Accessibility in WIL: employer views on how work integrated learning (WIL) stakeholders can address the challenge of access and equity in WIL

    Research output: Chapter in Book/Report/Conference proceedingOther chapter contributionResearch

    Abstract

    Work integrated learning (WIL) offers students many learning, career and personal benefits however, a contentious problem is emerging; namely that of student accessibility in WIL (Mackaway, Winchester-Seeto & Carter, 2014). This Showcase presentation offers findings from an Australian study into the challenge of access and equity in WIL. In-depth interviews were conducted with 14 partner organisations from a range of industries including law, banking and professional services, along with three community service not-for-profit organisations. Part of the research focused on understanding current practices employers use to address issues of accessibility in WIL as well as areas for further action. Thematic analysis revealed common measures taken involve the reduction of barriers associated with the selection process, and while the majority of participants identified ways their own organisation could improve, they also offered ideas regarding steps for professional associations, universities and students. Interestingly, recommendations largely related to capacity-building for all WIL stakeholders – a theme echoed elsewhere in current WIL research (Blackmore et al., 2014; Peach, Moore & Campbell, 2016). Findings suggest there may be shared concerns between university and partner organisations regarding issues of access and equity which could be used to strengthen connections and address the problem of student accessibility in WIL.
    LanguageEnglish
    Title of host publicationWIL 2020
    Subtitle of host publicationpushing the boundaries : ACEN 2016 Conference Proceedings
    Place of PublicationSpringvale South, VIC
    PublisherAustralian Collaborative Education Network
    Pages115-115
    Number of pages1
    ISBN (Print)9780980570632
    Publication statusPublished - 2016
    EventAustralian Collaborative Education Network National Conference - Sydney
    Duration: 28 Sep 201630 Sep 2016

    Conference

    ConferenceAustralian Collaborative Education Network National Conference
    CitySydney
    Period28/09/1630/09/16

    Fingerprint

    employer
    equity
    stakeholder
    learning
    student
    university
    community service
    professional association
    banking
    profit
    career
    Law
    industry
    interview

    Keywords

    • accessibility
    • placements
    • partner perspectives
    • capacity building

    Cite this

    Mackaway, J. (2016). Accessibility in WIL: employer views on how work integrated learning (WIL) stakeholders can address the challenge of access and equity in WIL. In WIL 2020: pushing the boundaries : ACEN 2016 Conference Proceedings (pp. 115-115). Springvale South, VIC: Australian Collaborative Education Network.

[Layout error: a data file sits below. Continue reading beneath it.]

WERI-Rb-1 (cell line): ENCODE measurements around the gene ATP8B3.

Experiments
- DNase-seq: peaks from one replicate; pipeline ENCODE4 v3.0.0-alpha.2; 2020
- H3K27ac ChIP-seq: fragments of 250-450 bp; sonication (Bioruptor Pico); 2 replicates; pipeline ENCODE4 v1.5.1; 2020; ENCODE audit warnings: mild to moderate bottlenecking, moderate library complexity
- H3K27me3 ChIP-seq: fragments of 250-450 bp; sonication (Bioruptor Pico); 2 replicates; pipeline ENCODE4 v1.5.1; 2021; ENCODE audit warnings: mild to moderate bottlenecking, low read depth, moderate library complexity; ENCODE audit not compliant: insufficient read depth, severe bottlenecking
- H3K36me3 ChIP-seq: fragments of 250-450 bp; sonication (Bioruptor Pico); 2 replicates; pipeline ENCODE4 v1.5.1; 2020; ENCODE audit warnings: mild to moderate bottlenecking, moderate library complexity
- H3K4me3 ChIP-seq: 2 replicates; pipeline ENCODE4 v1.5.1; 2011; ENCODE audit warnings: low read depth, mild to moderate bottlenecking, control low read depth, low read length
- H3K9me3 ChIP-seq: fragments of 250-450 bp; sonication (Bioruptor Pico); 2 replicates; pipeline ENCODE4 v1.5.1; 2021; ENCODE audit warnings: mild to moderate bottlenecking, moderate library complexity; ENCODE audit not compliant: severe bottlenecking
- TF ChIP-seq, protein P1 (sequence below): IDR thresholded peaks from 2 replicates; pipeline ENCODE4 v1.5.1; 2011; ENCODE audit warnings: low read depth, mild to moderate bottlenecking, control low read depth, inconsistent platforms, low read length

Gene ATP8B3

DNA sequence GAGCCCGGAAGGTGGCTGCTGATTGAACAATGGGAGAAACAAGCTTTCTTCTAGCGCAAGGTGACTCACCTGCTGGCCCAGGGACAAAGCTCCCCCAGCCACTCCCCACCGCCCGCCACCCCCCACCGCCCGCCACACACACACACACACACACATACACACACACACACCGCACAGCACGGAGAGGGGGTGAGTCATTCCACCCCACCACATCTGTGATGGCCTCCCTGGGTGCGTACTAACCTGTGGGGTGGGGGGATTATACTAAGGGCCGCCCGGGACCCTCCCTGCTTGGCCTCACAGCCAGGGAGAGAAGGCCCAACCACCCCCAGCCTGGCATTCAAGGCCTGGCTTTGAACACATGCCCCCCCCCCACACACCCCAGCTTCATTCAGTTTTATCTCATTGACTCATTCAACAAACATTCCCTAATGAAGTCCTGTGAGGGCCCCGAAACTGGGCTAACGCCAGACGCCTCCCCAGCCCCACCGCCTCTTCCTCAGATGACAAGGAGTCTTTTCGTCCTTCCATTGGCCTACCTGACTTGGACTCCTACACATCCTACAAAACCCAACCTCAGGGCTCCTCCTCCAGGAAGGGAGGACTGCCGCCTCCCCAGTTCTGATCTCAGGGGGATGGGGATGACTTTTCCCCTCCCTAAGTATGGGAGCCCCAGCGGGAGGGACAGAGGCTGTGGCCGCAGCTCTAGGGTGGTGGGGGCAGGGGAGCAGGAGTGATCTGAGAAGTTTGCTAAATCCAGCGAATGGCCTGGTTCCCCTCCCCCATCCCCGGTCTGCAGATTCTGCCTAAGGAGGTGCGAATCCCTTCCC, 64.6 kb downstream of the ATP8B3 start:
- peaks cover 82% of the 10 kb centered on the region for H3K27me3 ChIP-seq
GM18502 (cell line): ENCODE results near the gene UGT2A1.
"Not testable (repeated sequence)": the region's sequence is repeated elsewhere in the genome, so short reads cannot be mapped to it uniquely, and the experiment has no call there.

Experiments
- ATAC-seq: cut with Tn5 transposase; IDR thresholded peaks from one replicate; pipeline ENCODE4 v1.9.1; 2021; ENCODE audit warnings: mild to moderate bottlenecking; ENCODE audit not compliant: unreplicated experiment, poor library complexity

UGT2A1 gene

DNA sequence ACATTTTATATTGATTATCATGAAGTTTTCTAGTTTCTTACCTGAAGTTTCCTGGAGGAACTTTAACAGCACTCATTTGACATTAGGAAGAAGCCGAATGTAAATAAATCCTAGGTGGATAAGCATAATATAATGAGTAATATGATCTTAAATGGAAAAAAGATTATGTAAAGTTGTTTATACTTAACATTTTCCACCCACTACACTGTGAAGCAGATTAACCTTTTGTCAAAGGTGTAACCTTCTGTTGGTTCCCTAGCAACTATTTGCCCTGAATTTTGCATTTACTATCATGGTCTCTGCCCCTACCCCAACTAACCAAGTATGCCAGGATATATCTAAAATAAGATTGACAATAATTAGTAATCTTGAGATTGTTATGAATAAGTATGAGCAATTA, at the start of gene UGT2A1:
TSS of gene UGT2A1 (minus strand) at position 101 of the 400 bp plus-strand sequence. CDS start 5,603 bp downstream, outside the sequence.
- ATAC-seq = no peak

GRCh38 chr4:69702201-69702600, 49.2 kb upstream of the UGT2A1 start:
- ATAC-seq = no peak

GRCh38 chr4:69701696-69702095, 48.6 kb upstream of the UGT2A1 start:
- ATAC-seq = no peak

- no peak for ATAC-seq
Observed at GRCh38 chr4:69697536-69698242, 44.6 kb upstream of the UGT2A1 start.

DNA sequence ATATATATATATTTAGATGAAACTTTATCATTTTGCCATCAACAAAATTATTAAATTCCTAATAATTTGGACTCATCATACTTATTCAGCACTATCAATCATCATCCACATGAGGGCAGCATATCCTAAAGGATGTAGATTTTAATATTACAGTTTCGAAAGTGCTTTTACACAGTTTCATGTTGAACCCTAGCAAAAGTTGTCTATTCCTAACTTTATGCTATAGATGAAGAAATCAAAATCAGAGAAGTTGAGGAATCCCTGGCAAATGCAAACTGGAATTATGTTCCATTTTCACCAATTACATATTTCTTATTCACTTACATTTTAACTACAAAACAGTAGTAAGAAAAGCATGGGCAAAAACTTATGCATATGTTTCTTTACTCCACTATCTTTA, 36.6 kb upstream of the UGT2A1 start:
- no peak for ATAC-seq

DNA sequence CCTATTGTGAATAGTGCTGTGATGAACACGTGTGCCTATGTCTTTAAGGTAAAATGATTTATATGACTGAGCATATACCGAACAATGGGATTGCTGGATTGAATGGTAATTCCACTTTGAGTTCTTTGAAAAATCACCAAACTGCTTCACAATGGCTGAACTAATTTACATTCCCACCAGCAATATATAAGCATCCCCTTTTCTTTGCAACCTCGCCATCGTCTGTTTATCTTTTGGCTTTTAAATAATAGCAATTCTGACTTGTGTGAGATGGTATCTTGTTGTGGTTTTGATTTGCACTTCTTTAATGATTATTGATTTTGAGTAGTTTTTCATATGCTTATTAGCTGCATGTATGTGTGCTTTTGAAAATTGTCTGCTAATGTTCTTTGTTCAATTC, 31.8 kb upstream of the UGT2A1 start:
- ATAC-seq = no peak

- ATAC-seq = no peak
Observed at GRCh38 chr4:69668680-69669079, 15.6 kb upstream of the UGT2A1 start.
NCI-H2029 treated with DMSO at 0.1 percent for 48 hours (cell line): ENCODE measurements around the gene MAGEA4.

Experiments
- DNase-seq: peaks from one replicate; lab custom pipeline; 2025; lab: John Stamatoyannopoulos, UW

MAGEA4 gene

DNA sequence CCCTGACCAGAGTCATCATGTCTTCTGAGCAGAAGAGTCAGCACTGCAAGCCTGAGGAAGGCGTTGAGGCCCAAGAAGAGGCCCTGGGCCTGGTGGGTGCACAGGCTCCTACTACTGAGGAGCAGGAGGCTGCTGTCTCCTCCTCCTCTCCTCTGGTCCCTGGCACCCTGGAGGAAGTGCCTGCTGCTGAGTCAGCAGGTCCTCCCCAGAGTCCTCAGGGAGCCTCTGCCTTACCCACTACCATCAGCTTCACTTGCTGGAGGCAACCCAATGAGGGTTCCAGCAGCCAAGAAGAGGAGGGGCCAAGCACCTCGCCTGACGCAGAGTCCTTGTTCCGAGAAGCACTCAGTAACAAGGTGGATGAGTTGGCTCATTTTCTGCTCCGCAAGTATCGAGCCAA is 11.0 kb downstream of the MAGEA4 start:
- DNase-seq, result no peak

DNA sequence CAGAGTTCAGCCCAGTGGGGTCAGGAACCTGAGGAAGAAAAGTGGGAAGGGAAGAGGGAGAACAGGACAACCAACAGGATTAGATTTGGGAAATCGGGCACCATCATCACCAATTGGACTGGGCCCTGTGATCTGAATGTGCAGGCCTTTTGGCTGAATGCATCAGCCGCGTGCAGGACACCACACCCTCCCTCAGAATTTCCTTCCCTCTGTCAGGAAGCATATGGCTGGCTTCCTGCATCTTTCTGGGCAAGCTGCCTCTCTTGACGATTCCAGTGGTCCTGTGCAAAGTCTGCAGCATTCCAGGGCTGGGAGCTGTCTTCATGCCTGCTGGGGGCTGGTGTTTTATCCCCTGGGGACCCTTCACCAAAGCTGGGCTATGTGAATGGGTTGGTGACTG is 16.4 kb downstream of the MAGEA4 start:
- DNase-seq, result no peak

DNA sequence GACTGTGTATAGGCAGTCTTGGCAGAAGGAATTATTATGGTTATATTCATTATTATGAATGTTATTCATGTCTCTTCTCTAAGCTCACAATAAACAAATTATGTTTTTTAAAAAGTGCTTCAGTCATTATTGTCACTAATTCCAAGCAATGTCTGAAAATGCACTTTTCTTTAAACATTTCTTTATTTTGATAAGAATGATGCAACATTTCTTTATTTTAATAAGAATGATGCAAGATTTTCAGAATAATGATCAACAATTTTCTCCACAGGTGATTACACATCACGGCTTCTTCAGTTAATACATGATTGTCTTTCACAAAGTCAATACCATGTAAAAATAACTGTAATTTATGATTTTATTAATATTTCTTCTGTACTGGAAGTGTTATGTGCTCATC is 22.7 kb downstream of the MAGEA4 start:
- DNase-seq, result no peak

Mackaway, Jacqueline. / Accessibility in WIL : employer views on how work integrated learning (WIL) stakeholders can address the challenge of access and equity in WIL. WIL 2020: pushing the boundaries : ACEN 2016 Conference Proceedings. Springvale South, VIC : Australian Collaborative Education Network, 2016. pp. 115-115
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    abstract = "Work integrated learning (WIL) offers students many learning, career and personal benefits however, a contentious problem is emerging; namely that of student accessibility in WIL (Mackaway, Winchester-Seeto & Carter, 2014). This Showcase presentation offers findings from an Australian study into the challenge of access and equity in WIL. In-depth interviews were conducted with 14 partner organisations from a range of industries including law, banking and professional services, along with three community service not-for-profit organisations. Part of the research focused on understanding current practices employers use to address issues of accessibility in WIL as well as areas for further action. Thematic analysis revealed common measures taken involve the reduction of barriers associated with the selection process, and while the majority of participants identified ways their own organisation could improve, they also offered ideas regarding steps for professional associations, universities and students. Interestingly, recommendations largely related to capacity-building for all WIL stakeholders – a theme echoed elsewhere in current WIL research (Blackmore et al., 2014; Peach, Moore & Campbell, 2016). Findings suggest there may be shared concerns between university and partner organisations regarding issues of access and equity which could be used to strengthen connections and address the problem of student accessibility in WIL.",